Leadership meets the pandemic's challenges

January 21, 2021 | By Sophie Hares

Before COVID-19, Thelma Martinez de Anda’s 5-year-old business was on the rise. Her company, Koben Food Service, supplied prepared salads, sandwiches and salsas in Honduras to restaurants, fast food chains and convenience stores.

But suddenly, many of those shops were forced to shut their doors as the Honduran government tried to slow the spread of the disease through lockdowns.

Rather than panic, Martinez knew she would be able to weather the storm thanks, in part, to her time with LEADS Mujer, a partnership between Mastercard and Costa Rica’s INCAE Business School that helps female entrepreneurs across Central America strengthen their business skills.

“I applied everything I learned – above all, to be flexible when it comes to change,” says Martinez, 44.

That meant pivoting her business. Using her existing suppliers, she started delivering boxes packed with fresh fruit and vegetables to families stuck at home in the capital, Tegucigalpa. She had to cut her staff from 14 to 10, but the home deliveries kept the company going through the worst of the crisis that has destroyed many small businesses.

Latin America has one of the highest rates of early-stage entrepreneurship by women in the world, but the vast majority of women find it difficult to build their businesses beyond small-scale and locally focused microenterprises, typically employing less than 10 people. That’s because they lack access to training and tools, and they are often also shouldering the bulk of childcare and domestic responsibilities. And COVID-19 could set back an entire generation of female entrepreneurs, with 87% of female business owners saying they have been adversely affected by the health crisis, according to the 2020 Mastercard Index of Women Entrepreneurs.

Programs such as LEADS Mujer – which combines the acronym for “Leadership, Entrepreneurship, Advancement, Development and Sustainability” with the Spanish word for women – provide targeted training to give women the opportunity to make better informed decisions and grow their businesses. For example,  the program focuses on how to boost production capacity, how to effectively market products and how to track financial indicators.

Had the crisis hit two years earlier, Martinez may not have had the skills she needed to rethink her business on the fly. After spending 14 years in the poultry industry heading up processing and quality control, she decided to go into business for herself with Koben, a company she started with her father.

But before she entered LEADS Mujer, she was dependent on a single client and felt her finance and accounting skills weren’t as strong as they could be. So in 2019, she applied to the program and was one of 40 women who were accepted that year.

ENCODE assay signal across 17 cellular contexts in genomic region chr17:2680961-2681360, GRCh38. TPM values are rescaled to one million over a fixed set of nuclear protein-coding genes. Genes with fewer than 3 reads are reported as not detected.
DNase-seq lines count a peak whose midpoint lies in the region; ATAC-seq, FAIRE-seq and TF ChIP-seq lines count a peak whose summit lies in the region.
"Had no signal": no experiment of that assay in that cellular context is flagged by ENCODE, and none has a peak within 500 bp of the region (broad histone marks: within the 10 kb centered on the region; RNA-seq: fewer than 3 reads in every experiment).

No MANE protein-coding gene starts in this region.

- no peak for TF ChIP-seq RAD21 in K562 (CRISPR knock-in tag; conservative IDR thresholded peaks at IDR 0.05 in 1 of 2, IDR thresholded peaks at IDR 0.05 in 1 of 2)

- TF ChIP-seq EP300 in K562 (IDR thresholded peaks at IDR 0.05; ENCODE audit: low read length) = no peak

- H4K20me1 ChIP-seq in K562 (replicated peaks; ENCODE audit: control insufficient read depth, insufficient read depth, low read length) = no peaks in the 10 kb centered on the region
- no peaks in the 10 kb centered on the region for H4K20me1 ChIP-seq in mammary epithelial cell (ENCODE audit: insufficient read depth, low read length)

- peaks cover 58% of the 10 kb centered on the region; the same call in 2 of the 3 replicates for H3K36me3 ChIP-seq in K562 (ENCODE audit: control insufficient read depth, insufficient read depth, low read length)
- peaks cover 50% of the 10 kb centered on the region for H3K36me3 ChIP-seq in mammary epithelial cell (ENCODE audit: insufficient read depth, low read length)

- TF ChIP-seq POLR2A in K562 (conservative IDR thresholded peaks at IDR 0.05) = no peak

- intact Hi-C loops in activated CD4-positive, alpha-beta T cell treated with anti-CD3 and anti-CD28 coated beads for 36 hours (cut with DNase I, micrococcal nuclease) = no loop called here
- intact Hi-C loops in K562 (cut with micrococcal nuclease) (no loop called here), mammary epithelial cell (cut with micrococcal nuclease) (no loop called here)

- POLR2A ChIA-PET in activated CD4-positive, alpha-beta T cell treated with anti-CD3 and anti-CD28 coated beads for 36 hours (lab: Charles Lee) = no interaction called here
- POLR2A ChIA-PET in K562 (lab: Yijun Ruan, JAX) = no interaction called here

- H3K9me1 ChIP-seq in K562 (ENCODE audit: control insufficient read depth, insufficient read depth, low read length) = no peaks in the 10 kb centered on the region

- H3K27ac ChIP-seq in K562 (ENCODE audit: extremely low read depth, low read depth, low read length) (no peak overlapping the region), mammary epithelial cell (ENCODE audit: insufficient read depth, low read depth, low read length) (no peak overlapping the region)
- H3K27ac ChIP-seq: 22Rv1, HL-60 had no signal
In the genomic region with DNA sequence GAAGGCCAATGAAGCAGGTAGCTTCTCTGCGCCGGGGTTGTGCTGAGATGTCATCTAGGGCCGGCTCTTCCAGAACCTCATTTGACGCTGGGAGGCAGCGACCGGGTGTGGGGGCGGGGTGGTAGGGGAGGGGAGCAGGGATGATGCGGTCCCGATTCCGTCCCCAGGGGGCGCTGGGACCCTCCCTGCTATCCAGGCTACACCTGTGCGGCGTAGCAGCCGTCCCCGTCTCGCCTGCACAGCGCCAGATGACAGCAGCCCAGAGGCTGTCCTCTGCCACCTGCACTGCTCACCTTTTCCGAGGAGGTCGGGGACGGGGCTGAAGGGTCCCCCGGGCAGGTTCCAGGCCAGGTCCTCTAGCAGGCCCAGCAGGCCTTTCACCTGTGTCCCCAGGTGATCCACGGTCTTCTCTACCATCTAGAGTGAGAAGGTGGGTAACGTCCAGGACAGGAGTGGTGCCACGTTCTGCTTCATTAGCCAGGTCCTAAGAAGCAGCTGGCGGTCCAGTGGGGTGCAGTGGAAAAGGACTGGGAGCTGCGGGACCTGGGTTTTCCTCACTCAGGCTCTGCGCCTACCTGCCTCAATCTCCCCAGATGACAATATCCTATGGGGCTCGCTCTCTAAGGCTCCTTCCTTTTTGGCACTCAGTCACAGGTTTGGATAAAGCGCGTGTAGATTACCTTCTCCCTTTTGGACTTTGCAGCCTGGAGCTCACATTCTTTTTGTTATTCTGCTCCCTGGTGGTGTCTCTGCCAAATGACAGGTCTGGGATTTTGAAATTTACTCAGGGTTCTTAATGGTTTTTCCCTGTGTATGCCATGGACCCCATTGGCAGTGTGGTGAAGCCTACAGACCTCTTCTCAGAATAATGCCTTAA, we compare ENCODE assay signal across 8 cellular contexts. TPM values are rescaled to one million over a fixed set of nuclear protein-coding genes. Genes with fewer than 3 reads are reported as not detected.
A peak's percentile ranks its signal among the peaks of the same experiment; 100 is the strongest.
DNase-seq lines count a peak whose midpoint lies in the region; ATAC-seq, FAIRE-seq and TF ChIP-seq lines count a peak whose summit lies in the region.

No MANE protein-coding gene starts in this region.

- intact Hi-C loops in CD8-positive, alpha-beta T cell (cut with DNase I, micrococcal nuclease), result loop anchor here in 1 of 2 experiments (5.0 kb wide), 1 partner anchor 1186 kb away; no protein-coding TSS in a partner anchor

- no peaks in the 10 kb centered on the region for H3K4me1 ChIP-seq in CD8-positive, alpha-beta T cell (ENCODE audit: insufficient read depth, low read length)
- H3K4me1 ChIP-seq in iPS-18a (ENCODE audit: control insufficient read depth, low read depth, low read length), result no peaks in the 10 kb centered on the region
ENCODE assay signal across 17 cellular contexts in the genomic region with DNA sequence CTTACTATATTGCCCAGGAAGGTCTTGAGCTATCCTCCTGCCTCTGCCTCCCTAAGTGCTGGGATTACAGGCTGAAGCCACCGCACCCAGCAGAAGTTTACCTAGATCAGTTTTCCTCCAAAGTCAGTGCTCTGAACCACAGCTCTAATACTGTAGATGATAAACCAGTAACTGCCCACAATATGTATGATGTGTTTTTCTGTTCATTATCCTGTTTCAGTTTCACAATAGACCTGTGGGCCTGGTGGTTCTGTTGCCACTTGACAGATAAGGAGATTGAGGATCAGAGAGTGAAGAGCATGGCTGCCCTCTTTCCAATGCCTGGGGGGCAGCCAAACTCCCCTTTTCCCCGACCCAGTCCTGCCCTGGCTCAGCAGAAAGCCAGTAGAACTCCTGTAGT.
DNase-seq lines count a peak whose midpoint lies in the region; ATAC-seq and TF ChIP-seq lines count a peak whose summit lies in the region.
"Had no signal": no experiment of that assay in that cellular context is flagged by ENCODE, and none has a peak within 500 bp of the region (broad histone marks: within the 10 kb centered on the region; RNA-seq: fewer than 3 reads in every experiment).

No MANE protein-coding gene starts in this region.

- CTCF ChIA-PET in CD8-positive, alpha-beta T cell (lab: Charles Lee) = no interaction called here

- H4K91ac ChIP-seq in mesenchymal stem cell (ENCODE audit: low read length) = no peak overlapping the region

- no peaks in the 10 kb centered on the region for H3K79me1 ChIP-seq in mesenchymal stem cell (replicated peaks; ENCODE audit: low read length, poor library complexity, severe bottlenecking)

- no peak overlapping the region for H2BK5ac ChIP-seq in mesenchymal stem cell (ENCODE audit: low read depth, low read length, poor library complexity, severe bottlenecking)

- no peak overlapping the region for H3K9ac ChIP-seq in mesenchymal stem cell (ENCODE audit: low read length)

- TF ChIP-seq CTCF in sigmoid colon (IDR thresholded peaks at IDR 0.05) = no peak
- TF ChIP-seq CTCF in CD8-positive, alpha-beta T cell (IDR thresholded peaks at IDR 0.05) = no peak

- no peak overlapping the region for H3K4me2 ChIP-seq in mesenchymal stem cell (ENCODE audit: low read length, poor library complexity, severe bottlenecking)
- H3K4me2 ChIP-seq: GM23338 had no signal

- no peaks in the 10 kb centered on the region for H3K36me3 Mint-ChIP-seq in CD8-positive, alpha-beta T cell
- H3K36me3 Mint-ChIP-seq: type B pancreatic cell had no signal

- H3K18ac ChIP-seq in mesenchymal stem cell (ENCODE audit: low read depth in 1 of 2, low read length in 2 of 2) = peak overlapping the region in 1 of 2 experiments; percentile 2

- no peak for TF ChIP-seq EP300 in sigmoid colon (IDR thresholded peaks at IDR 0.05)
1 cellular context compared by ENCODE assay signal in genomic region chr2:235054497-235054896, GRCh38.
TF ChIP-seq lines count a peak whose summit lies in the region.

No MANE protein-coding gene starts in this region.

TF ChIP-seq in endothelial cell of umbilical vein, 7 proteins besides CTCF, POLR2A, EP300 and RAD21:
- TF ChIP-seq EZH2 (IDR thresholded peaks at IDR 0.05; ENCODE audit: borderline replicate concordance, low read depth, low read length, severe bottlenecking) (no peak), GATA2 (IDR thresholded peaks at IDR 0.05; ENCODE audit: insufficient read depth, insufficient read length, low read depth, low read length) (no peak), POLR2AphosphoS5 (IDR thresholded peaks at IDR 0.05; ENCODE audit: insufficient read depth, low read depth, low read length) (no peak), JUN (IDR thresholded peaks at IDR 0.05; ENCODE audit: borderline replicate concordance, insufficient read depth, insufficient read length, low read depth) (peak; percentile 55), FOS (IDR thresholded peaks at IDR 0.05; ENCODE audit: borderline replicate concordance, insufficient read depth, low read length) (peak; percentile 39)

Ten of the LEADS Mujer cohort participants go on to receive more intensive one-on-one mentorship training from businesspeople. Finally, five of the women are chosen to make “Shark Tank”-style presentations to a panel of academic and business experts.

Thelma Martinez de Anda, center, runs a food service company in Honduras and turned to LEADS Mujer for the training and mentorship to grow her business.

Thelma Martinez de Anda, center, runs a food service company in Honduras and turned to LEADS Mujer for the training and mentorship to grow her business.

Martinez took the top prize at the end of the course for her proposal showing how she planned to bolster Koben’s client portfolio and expand the business by buying directly from farmers, passing along to them some of the cost savings from eliminating distributors. In addition to the knowledge she gained, Martinez walked away with a grant of $7,500 to help grow her business.

The Mastercard Center for Inclusive Growth and INCAE has also partnered with ConnectAmericas for Women of the Inter-American Development Bank to offer the Virtual Accelerator, an on-demand digital version of the program to share key training sessions, webinars and a network of experts for business advice.

“A community that empowers women to become entrepreneurs is not only a more equitable one – it’s one that is better positioned to grow and thrive, creating more opportunities for everyone,” says Luz Gomez, director of LAC programs at Mastercard.

The 40 women in Martinez’s cohort have since formed a tight-knit support group staying in touch on WhatsApp, passing on tips and suggestions for how to help each other grow their businesses.

Martinez’s advice for other female entrepreneurs: Have a clear understanding of their finances and market in order to efficiently drive their companies forward.

“Trust that you can,” she says, “and yes, you’ll do it.”

Sophie Hares, Contributor